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Archive for April, 2012

Most people don’t know this but, you can breastfeed your adopted baby!

It is not only possible, it is fairly easy and the chances are you will produce a significant amount of milk. It is not complicated, but it is different than breastfeeding a baby with whom you have been pregnant for 9 months.

Breastfeeding and Breastmilk

There are really two objectives involved in nursing an adopted baby. One is getting your baby to breastfeed. The other is producing breastmilk. It is important to set your expectations at a reasonable level. Since there is more to breastfeeding than breastmilk, many mothers are happy to be able to breastfeed without expecting to produce all the milk the baby will need. It is the special relationship, the special closeness, the biological attachment of breastfeeding that many mothers are looking for. As one adopting mother said, “I want to breastfeed. If the baby also gets breastmilk, that’s great”.

Getting the baby to take the breast

Although many people do not believe that the early introduction of bottles may interfere with breastfeeding, the early introduction of artificial nipples can indeed interfere. The sooner you can get the baby to the breast after he is born, the better. However, babies need flow from the breast in order to stay latched on and continue sucking, especially if they have gotten used to get flow from a bottle or another method of feeding (cup, finger feeding). So, what can you do?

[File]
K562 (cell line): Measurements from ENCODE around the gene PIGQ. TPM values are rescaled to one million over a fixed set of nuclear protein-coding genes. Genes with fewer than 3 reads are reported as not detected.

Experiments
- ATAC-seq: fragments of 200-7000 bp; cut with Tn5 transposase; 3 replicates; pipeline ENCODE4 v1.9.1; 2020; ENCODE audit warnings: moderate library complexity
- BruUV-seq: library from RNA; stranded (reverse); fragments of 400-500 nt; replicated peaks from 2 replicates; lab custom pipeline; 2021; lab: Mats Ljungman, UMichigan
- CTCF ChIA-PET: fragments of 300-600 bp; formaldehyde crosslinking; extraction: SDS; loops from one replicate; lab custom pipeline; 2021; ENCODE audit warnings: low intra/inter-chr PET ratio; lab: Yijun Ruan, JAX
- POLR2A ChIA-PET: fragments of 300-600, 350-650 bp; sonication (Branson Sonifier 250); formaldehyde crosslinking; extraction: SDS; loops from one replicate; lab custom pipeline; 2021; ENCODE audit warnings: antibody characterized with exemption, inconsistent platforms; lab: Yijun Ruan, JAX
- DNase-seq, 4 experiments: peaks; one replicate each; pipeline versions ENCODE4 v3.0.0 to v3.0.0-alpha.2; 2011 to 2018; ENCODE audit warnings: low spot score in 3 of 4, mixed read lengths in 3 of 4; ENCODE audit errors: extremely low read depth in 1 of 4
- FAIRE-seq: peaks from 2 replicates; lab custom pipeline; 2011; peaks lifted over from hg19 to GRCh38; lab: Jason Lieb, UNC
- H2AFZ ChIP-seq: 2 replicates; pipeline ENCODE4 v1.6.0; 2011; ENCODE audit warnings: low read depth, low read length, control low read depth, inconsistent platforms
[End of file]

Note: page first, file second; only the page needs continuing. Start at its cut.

• Speak with the staff at the hospital where the baby will be born and let the head nurse and lactation consultant know your plan to breastfeed the baby. They should be willing to accommodate your desire to have the baby fed by cup or finger feeding, if you cannot have the baby to feed immediately after his birth. In fact, more and more frequently, arrangements have been made where the adopting mother is present at the birth of the baby and takes the baby immediately to nurse. The earlier you start, the better.
  • Some biological mothers are willing to nurse the baby for the first few days. There is some concern expressed amongst social workers and others that this will result in the biological mothers’ changing her mind. This is possible, and you may not wish to take that risk. However, this has been done, and it allows the baby to breastfeed, get colostrum, and not receive artificial feedings at first.
  • Latching on well is even more important when the mother does not have a full milk supply, as when she does. A good latch means painless feedings. A good latch means the baby will get more of your milk, whether your milk supply is abundant or minimal.
  • If the baby does need to be supplemented, this should be done with a lactation aid with the supplement being given while the baby is breastfeeding. Babies learn to breastfeed by breastfeeding, not cup feeding or finger feeding or bottle feeding. Of course, you can use your previously expressed milk to supplement. And if you can manage to get it, banked breastmilk is the second best supplement after your own milk.
  • If you are having trouble getting the baby to take the breast, come to the clinic as soon as possible for help.

Producing Breastmilk